Onward Priestly Soldier

In just six years since his ordination for the Diocese of Lincoln, Neb., Father Brian Kane has encountered a wider range of pastoral settings than many priests do in a lifetime.

He has served in a parish, taught high-school religion and ministered to college students. And the 32-year-old now resides at Camp al-Asad, Iraq, serving as a chaplain with the Nebraska Army National Guard.

In addition to celebrating several Masses a day and hearing confessions regularly, Father Kane can be found doing pushups at 7 a.m., sitting with a soldier suffering from heat exhaustion or joking around in the mess hall.

As long as it doesn’t involve a weapon or deadly force, anything his unit does, Father Kane does.

“It’s a good opportunity for me to visit with soldiers and make myself more present, sweating and training just like them,” Father Kane told the Register. “That can go a long way.”

As a result, the young priest says soldiers have gradually become more comfortable stopping by his room to talk or to ask a question.

“A week does not go by that some young Marine or soldier comes into my office and says he wants to become Catholic or wants to go to confession and hasn’t been in years,” he says. Three RCIA classes formed on base to prepare soldiers to receive the sacraments this Easter.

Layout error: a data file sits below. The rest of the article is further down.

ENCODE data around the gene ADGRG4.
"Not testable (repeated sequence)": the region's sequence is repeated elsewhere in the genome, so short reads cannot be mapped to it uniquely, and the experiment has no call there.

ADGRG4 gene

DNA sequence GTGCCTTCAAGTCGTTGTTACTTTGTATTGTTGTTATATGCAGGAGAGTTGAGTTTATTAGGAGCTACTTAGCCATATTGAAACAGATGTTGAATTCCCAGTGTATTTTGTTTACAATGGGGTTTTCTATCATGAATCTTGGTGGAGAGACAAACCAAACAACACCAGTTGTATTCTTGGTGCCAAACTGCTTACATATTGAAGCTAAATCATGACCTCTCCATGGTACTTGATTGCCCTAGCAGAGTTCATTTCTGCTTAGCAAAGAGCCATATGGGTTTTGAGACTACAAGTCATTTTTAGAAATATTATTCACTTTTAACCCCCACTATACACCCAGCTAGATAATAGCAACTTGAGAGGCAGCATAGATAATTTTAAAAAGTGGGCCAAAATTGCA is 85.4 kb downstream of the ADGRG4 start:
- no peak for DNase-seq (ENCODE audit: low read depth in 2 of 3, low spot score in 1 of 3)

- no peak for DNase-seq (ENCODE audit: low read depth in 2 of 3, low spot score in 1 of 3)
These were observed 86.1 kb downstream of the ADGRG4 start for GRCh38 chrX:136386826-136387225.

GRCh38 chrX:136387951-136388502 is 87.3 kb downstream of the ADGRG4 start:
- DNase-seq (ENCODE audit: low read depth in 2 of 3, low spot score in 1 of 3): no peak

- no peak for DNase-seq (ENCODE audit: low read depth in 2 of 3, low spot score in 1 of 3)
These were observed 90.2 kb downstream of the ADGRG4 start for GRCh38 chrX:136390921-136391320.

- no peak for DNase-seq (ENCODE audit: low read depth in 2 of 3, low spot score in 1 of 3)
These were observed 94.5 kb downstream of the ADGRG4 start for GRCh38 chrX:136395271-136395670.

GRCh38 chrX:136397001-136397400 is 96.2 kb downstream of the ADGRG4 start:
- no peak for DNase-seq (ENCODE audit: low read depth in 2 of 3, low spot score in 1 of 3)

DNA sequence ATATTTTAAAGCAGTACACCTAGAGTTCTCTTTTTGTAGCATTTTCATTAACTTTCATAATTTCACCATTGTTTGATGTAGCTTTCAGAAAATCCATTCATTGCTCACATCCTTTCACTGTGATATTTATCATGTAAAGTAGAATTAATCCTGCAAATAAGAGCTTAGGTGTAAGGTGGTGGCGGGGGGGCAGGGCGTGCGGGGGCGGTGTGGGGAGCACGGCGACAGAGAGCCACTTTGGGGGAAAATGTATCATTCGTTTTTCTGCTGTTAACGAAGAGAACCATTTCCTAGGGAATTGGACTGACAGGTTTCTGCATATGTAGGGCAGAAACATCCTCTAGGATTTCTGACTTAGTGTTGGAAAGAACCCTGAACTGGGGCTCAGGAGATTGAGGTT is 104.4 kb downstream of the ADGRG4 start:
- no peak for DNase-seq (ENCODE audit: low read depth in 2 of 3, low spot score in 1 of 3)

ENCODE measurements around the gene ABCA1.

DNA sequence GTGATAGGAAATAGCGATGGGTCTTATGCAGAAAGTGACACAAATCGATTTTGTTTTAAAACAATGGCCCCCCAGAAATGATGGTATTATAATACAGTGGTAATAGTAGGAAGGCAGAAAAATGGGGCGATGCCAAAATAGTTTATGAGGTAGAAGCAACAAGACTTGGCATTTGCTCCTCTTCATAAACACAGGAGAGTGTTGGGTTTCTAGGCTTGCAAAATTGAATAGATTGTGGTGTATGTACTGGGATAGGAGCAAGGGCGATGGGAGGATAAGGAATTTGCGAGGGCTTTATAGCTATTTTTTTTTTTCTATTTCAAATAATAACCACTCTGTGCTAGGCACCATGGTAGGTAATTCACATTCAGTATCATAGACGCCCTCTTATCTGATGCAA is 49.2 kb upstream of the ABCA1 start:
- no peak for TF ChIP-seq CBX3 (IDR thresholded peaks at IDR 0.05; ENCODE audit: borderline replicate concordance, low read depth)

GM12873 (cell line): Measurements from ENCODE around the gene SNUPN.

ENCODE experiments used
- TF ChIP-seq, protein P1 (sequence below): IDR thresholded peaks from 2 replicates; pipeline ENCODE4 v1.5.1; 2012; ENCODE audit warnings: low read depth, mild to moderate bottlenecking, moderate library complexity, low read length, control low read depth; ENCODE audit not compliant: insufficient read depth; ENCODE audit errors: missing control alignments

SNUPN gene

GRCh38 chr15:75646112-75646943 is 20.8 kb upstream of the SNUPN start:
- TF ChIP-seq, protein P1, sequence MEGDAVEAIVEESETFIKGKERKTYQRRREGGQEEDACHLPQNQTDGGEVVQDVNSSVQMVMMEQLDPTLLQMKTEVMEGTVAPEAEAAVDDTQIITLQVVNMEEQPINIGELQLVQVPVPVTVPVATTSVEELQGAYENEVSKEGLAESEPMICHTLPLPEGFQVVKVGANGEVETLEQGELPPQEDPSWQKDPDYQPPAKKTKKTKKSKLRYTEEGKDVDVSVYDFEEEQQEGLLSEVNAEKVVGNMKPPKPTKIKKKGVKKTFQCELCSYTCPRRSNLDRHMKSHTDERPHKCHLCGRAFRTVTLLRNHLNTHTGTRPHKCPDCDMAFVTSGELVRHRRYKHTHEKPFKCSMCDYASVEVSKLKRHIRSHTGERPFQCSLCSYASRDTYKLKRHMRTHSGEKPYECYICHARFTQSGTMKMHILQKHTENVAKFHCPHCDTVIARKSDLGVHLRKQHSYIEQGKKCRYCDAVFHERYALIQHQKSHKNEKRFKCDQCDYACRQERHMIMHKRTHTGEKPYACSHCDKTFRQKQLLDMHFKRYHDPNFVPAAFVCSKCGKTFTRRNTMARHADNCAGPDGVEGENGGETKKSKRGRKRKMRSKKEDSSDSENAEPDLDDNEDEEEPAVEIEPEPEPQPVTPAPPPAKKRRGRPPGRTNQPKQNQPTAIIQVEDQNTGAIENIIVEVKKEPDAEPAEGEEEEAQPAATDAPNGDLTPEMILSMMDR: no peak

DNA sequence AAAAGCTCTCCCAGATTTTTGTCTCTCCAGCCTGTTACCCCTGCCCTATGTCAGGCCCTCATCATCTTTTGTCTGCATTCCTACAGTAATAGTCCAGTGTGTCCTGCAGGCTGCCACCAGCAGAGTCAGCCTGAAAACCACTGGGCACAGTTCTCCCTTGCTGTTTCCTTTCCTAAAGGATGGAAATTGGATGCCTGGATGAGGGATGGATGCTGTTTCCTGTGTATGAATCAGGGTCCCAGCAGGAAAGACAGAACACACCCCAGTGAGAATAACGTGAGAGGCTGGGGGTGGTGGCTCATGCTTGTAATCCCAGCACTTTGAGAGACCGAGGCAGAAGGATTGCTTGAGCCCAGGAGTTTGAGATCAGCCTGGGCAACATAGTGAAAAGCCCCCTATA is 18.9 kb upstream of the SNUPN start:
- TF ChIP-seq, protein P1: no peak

Father Kane’s willingness to share intimately in the everyday experiences of those in his care has been a hallmark of his priesthood. At St. Thomas Aquinas Newman Center on the University of Nebraska-Lincoln campus, where Father Kane served prior to deployment, he was known to lend a hand with a flat tire or to join a group of students going out for a bite to eat.

According to Father Robert Matya, pastor at the Newman Center and vocation director for the Diocese of Lincoln, students from all walks of life find Father Kane approachable.

“He’s good at being able to read people and meet them where they are,” Father Matya says. “With college students, that’s not always easy.”

Kate Zierke, a Nebraska senior and former member of the Newman Center’s executive board, sums up Father Kane’s attractiveness to young people in two words: “He’s real.”

“Our group of friends can take him places without feeling awkward,” she adds. Whether at the pulpit, in the confessional or at a restaurant, “he presents life as real as it can get.”

Sgt. Nathan Kane (no relation) agrees. “I always remember that, if you wanted to have a serious conversation and get advice for a problem, he was right there,” says the Nebraska graduate, who initially recruited Father Kane to the chaplaincy. “At the same time, he would be just as willing to hang out and play basketball.”

Familial Formation

Father Kane’s success with college students may result from the nurturing his own vocation received at the Newman Center a decade ago. Although he was raised in Silver Spring, Md., he spent summer vacations on his grandparents’ Nebraska farm and later attended the University of Nebraska.

He began to attend daily Mass there and “started to have a longing in my heart to do the things priests do,” he says. “I would sit after Mass and catch myself thinking, ‘If I were a priest, I think I’d say this in a homily.’ I found myself not just coming for the social side, but becoming more and more in love with the Mass and with the Eucharist, with Jesus.”